Ports and vessels are critical to the construction and operation of an offshore wind project, and Maryland’s rich maritime history means the state is well positioned to support this new industry. Normally, a range of port types are required in service of offshore wind development, including ports for manufacturing, marshalling of materials (or the staging of project components), assembly, and storage (also known as “laydown”).
Maryland’s offshore wind project developers for Momentum Wind and Skipjack have both selected Tradepoint Atlantic, located at Sparrows Point in Baltimore County, MD, to be the center of this maritime activity. That means project components, like towers, foundations, and blades, will either be manufactured in Baltimore or shipped from other locations for final assembly, and then sent out to be installed in the offshore wind projects. Many different types of ships will be moving in and out of Baltimore harbor to complete these tasks and will require services and general maintenance.
While the Baltimore area will be utilized to help construct and install Maryland’s offshore wind projects, the harbor’s distance from the wind projects makes it difficult to conduct routine maintenance required to keep the turbines operational over the next 20 – 30 years. Instead, Operations & Maintenance (O&M) ports will be located much closer to the project areas in Ocean City, MD, which is about 100 miles southeast from Baltimore on Maryland’s Eastern Shore. Small craft called Crew Transfer Vessels (CTVs) will transport technicians out to the turbines to perform maintenance and repairs when needed.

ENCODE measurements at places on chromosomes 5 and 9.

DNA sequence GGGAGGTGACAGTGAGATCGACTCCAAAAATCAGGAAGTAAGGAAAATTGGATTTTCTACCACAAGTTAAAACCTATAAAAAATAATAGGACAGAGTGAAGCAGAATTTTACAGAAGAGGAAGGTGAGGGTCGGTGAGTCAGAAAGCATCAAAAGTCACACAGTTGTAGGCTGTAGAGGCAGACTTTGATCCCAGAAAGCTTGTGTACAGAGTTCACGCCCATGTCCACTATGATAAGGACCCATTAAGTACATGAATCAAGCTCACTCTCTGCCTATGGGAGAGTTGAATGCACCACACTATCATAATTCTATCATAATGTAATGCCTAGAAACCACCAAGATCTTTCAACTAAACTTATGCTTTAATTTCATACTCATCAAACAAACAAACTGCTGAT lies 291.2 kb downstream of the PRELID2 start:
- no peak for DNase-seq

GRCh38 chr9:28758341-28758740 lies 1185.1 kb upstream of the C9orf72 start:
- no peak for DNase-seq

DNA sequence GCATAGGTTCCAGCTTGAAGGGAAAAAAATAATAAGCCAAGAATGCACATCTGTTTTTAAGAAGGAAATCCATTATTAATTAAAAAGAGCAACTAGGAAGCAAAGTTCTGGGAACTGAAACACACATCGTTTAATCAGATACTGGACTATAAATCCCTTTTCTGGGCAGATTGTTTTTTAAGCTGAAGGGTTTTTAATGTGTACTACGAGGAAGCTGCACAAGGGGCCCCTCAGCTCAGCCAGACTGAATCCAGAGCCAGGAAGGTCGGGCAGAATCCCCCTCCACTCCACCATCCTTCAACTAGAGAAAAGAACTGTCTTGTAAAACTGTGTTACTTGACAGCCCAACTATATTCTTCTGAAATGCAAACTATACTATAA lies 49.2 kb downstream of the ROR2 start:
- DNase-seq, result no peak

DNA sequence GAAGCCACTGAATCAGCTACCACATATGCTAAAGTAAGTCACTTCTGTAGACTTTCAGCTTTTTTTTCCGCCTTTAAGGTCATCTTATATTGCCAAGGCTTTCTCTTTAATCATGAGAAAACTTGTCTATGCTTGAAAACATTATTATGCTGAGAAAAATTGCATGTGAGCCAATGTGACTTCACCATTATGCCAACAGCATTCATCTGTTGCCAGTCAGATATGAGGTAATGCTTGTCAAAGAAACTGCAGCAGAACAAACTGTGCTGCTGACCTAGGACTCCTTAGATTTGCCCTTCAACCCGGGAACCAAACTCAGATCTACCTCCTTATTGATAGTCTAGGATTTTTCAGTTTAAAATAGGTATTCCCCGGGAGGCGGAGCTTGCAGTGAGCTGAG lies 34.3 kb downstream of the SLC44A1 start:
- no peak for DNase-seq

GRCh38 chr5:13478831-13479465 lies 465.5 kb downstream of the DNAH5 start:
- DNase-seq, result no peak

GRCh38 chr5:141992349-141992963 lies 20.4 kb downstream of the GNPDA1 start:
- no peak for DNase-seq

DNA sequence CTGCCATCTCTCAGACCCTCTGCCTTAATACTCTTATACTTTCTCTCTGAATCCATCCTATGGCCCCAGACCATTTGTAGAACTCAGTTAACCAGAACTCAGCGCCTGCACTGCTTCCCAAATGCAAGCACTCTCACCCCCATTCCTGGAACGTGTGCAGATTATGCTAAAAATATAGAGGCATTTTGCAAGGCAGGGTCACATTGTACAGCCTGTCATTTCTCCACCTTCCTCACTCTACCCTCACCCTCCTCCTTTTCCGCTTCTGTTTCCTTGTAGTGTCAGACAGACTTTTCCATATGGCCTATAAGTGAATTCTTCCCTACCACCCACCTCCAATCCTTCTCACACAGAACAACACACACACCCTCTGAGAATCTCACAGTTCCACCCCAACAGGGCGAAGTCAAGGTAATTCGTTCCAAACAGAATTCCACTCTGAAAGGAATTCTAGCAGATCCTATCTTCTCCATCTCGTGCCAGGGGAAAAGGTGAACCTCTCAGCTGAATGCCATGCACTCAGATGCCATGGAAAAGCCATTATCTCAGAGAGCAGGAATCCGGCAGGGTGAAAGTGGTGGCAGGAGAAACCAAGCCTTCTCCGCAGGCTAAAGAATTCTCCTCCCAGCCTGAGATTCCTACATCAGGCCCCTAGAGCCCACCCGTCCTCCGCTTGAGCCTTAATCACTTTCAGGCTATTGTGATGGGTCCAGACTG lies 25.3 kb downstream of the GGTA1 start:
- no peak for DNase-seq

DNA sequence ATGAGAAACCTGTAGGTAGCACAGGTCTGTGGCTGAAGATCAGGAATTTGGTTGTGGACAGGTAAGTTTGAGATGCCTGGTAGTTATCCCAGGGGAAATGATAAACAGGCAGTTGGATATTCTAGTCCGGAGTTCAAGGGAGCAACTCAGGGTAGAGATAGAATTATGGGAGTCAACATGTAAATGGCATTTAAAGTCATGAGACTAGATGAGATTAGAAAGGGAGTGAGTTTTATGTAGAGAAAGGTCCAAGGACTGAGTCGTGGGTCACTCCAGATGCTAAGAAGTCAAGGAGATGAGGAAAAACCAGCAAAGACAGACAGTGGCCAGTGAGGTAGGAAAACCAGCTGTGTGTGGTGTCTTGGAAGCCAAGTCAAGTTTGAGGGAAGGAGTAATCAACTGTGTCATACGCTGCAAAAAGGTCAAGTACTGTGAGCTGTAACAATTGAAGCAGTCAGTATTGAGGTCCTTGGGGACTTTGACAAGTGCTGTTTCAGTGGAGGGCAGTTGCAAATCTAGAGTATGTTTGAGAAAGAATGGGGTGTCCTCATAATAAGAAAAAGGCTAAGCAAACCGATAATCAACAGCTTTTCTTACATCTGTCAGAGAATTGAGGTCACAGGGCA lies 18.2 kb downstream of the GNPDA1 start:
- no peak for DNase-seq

Before construction can begin, U.S. ports need to be identified as suitable for use and upgraded to ensure they can support the weight and size of offshore wind components. Ideal ports will have large areas for marshalling or laydown activities, strong enough land and docks to bear the weight of offshore wind components, the capacity to host cranes large enough to lift towers and monopiles, and waterways deep enough to allow larger vessels to access. Upgrade work has already begun at Tradepoint Atlantic where local companies and workers have been busy rebuilding the port facilities and docks. Construction will also soon begin on an O&M port in Ocean City, where Skipjack’s project developer announced in late 2021 that it secured property in West Ocean City for a $20 million emissions free facility (source). US Wind, project developer for MarWin and Momentum Wind, is also expected to secure its own O&M facility near Ocean City.